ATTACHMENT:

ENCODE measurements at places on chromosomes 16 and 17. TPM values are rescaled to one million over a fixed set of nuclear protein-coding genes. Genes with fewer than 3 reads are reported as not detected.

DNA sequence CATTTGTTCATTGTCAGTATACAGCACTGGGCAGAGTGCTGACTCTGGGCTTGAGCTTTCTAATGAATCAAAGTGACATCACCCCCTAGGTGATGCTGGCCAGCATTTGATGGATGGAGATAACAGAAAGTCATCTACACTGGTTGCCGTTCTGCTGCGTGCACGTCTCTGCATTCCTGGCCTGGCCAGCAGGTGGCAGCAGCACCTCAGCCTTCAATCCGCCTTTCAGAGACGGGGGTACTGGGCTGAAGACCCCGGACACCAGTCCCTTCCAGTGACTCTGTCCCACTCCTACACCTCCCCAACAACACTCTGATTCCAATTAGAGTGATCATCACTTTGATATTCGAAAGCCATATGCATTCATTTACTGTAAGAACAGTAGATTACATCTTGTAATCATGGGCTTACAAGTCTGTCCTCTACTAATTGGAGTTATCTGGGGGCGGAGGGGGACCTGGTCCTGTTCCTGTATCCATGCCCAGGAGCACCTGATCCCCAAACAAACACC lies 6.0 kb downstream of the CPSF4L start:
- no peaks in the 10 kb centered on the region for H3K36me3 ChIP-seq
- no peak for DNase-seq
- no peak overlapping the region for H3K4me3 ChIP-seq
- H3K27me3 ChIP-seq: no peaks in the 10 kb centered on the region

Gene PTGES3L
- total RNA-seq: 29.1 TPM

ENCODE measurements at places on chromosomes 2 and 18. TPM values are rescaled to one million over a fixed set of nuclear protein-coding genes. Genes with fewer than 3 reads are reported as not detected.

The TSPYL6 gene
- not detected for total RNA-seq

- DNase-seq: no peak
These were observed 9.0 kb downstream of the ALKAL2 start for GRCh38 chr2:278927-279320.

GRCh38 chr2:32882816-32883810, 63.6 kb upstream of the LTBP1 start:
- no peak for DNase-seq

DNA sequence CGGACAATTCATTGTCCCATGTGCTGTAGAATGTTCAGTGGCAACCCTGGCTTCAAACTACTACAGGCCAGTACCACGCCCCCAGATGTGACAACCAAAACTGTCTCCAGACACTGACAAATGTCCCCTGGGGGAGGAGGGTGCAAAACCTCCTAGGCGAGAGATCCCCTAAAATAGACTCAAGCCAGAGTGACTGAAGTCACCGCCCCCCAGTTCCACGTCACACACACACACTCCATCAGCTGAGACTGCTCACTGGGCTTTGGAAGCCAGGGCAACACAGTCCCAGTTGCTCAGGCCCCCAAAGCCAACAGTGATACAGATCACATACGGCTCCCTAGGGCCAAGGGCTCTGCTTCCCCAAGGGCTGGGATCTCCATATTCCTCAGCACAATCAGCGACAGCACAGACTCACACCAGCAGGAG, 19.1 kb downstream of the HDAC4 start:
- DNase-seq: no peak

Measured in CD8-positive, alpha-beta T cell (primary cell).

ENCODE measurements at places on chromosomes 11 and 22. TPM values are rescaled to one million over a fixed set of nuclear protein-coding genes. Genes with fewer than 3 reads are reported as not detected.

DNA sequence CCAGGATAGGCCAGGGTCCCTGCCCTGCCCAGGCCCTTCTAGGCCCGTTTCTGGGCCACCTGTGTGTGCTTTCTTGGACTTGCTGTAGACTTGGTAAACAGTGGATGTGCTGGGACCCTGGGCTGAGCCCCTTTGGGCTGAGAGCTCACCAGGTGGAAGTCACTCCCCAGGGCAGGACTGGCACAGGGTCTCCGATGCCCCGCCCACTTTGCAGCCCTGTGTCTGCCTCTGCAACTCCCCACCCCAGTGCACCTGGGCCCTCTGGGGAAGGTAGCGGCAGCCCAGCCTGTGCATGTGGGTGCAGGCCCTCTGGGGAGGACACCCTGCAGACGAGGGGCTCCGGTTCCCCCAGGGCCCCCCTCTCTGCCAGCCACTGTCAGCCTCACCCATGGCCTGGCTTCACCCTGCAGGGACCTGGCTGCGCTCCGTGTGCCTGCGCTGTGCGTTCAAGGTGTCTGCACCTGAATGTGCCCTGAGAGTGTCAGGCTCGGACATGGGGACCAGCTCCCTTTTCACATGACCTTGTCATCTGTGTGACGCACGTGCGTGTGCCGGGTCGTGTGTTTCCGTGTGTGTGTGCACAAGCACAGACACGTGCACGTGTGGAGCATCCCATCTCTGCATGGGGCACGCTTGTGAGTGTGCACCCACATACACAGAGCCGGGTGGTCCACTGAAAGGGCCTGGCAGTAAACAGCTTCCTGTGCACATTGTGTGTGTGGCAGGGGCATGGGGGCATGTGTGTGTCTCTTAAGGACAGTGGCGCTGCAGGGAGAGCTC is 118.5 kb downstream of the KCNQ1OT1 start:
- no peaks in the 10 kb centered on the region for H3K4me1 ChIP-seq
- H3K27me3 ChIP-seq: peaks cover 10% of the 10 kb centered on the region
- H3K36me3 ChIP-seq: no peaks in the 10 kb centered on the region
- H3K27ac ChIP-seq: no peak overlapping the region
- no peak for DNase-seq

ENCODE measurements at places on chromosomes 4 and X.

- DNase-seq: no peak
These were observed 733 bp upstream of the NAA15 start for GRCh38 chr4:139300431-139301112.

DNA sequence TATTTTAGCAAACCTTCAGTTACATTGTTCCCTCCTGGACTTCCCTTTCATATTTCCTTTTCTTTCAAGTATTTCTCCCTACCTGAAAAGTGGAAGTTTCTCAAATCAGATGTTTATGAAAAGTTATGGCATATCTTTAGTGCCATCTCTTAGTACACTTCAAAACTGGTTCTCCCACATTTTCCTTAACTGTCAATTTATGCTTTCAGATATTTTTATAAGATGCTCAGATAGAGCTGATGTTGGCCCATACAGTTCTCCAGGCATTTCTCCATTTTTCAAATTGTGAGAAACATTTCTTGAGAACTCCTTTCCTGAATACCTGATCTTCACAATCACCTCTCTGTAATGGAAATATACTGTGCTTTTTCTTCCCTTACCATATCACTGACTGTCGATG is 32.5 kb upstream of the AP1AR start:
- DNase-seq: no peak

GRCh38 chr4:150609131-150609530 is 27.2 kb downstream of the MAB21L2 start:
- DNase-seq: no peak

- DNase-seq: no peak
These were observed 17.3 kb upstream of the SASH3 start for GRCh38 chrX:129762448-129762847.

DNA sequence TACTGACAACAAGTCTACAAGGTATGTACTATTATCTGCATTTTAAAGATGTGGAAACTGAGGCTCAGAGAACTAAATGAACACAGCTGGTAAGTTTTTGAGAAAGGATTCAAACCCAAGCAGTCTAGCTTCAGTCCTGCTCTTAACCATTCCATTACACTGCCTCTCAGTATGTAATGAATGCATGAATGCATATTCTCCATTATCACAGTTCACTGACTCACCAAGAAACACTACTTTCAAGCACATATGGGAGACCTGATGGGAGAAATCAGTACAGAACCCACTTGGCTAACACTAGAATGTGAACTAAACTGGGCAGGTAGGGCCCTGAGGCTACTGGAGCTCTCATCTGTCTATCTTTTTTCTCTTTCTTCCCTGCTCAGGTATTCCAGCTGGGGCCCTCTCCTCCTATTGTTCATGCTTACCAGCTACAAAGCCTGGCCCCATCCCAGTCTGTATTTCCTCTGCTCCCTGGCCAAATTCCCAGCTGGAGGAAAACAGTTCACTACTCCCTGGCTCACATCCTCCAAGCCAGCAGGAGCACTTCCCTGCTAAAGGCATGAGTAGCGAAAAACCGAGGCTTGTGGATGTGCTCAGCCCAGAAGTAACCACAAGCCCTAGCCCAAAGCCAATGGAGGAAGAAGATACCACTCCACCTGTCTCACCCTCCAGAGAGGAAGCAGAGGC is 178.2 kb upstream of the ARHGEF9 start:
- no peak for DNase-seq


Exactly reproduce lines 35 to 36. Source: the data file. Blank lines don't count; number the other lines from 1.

DNA sequence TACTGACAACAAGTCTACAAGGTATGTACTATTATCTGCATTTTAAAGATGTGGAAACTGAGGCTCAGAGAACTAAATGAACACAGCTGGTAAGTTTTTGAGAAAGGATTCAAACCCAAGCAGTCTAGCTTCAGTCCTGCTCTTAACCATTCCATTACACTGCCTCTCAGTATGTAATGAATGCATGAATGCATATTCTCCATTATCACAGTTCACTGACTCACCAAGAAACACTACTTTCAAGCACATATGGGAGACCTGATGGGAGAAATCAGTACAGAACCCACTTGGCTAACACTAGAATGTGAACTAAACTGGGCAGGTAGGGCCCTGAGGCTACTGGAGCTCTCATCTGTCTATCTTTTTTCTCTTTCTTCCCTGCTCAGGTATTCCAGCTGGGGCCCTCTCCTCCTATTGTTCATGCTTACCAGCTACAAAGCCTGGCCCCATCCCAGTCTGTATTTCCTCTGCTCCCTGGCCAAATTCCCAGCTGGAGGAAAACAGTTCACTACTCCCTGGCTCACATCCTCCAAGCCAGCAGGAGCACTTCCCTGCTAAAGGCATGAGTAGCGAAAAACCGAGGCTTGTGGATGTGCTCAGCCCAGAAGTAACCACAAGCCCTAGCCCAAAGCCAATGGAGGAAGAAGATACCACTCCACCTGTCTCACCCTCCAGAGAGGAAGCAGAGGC is 178.2 kb upstream of the ARHGEF9 start:
- no peak for DNase-seq